El Nino Southern Oscillation (ENSO) and annual malaria incidence in Southern Africa

Mabaso, ML; Kleinschmidt, I; Sharp, B; Smith, T; (2007) El Nino Southern Oscillation (ENSO) and annual malaria incidence in Southern Africa. Transactions of the Royal Society of Tropical Medicine and Hygiene, 101 (4). pp. 326-30. ISSN 0035-9203 DOI: https://doi.org/10.1016/j.trstmh.2006.07.009

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We evaluated the association between annual malaria incidence and El Nino Southern Oscillation (ENSO) as measured by the Southern Oscillation Index (SOI) in five countries in Southern Africa from 1988 to 1999. Below normal incidence of malaria synchronised with a negative SOI (El Nino) and above normal incidence with a positive SOI (La Nina), which lead to dry and wet weather conditions, respectively. In most countries there was a positive relationship between SOI and annual malaria incidence, especially where Anopheles arabiensis is a major vector. This mosquito breeds in temporary rain pools and is highly sensitive to fluctuations in weather conditions. South Africa and Swaziland have the most reliable data and showed the strongest associations, but the picture there may also be compounded by the moderating effect of other oscillatory systems in the Indian Ocean. The impact of ENSO also varies over time within countries, depending on existing malaria control efforts and response capacity. There remains a need for quantitative studies that at the same time consider both ENSO-driven climate anomalies and non-ENSO factors influencing epidemic risk potential to assess their relative importance in order to provide an empirical basis for malaria epidemic forecasting models.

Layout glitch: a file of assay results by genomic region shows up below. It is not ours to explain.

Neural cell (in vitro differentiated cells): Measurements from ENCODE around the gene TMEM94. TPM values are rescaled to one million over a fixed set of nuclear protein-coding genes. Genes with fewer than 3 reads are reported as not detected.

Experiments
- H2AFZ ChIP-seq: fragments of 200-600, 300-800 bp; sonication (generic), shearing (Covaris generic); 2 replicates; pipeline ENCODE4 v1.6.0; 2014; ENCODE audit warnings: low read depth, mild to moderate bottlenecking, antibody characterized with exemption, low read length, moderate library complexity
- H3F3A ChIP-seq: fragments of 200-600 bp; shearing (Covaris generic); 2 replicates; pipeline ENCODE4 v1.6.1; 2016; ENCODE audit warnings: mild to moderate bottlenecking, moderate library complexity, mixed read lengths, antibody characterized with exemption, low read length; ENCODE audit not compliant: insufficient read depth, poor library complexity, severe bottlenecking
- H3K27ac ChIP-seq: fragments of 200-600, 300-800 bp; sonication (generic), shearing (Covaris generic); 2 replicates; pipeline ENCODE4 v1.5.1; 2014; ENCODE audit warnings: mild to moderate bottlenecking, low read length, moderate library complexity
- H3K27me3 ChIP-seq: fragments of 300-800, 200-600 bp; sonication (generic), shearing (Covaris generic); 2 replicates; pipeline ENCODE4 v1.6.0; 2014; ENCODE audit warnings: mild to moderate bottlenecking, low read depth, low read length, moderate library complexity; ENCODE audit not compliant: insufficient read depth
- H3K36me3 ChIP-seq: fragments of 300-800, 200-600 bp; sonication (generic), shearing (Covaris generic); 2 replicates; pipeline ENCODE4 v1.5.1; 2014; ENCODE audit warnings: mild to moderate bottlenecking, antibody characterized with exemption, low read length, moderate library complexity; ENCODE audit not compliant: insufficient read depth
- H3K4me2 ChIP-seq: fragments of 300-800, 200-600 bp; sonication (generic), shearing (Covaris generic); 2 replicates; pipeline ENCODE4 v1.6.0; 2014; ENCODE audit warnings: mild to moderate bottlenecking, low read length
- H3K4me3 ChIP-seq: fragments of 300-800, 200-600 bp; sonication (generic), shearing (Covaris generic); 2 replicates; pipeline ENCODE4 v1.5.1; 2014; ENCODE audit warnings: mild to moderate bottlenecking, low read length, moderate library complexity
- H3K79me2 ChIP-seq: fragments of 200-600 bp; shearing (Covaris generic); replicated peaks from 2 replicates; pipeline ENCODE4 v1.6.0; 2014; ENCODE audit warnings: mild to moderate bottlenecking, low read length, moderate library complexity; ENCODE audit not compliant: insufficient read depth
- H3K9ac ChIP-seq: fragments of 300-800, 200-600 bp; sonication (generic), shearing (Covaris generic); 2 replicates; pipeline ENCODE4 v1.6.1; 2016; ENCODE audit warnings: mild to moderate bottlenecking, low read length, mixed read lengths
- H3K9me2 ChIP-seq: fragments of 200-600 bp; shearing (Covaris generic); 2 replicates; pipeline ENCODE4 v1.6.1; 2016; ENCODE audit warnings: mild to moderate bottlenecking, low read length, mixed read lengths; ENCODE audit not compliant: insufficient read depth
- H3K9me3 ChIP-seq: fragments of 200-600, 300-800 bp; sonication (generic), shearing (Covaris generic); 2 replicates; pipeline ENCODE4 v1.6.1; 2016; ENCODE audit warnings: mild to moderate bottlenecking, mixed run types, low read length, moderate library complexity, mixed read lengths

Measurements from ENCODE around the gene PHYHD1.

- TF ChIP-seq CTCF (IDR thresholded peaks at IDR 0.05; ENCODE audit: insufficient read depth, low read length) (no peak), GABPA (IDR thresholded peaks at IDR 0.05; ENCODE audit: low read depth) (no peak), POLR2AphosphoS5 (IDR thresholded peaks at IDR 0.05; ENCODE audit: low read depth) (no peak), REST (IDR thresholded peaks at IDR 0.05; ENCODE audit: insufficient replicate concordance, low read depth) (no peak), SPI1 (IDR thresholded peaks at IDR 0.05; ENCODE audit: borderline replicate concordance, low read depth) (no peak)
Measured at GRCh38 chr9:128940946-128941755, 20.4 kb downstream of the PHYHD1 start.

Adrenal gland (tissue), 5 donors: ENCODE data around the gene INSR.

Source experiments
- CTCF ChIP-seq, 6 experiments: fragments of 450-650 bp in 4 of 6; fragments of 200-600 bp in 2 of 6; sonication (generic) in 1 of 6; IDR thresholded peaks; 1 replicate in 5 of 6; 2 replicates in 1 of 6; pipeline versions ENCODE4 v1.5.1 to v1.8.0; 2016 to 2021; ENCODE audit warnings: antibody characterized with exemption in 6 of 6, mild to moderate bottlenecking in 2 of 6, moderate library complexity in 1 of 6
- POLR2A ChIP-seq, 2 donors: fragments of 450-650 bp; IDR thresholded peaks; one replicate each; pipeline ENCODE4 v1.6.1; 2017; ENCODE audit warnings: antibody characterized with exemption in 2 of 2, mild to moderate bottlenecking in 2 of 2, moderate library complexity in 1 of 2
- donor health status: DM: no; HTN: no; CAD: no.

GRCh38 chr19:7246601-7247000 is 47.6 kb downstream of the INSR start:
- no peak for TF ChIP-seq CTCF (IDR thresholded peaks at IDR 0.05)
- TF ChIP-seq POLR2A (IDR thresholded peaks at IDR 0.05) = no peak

Item Type: Article
Faculty and Department: Faculty of Epidemiology and Population Health > Dept of Infectious Disease Epidemiology
Research Centre: Malaria Centre
PubMed ID: 17064744
Web of Science ID: 245059100002
URI: http://researchonline.lshtm.ac.uk/id/eprint/9986


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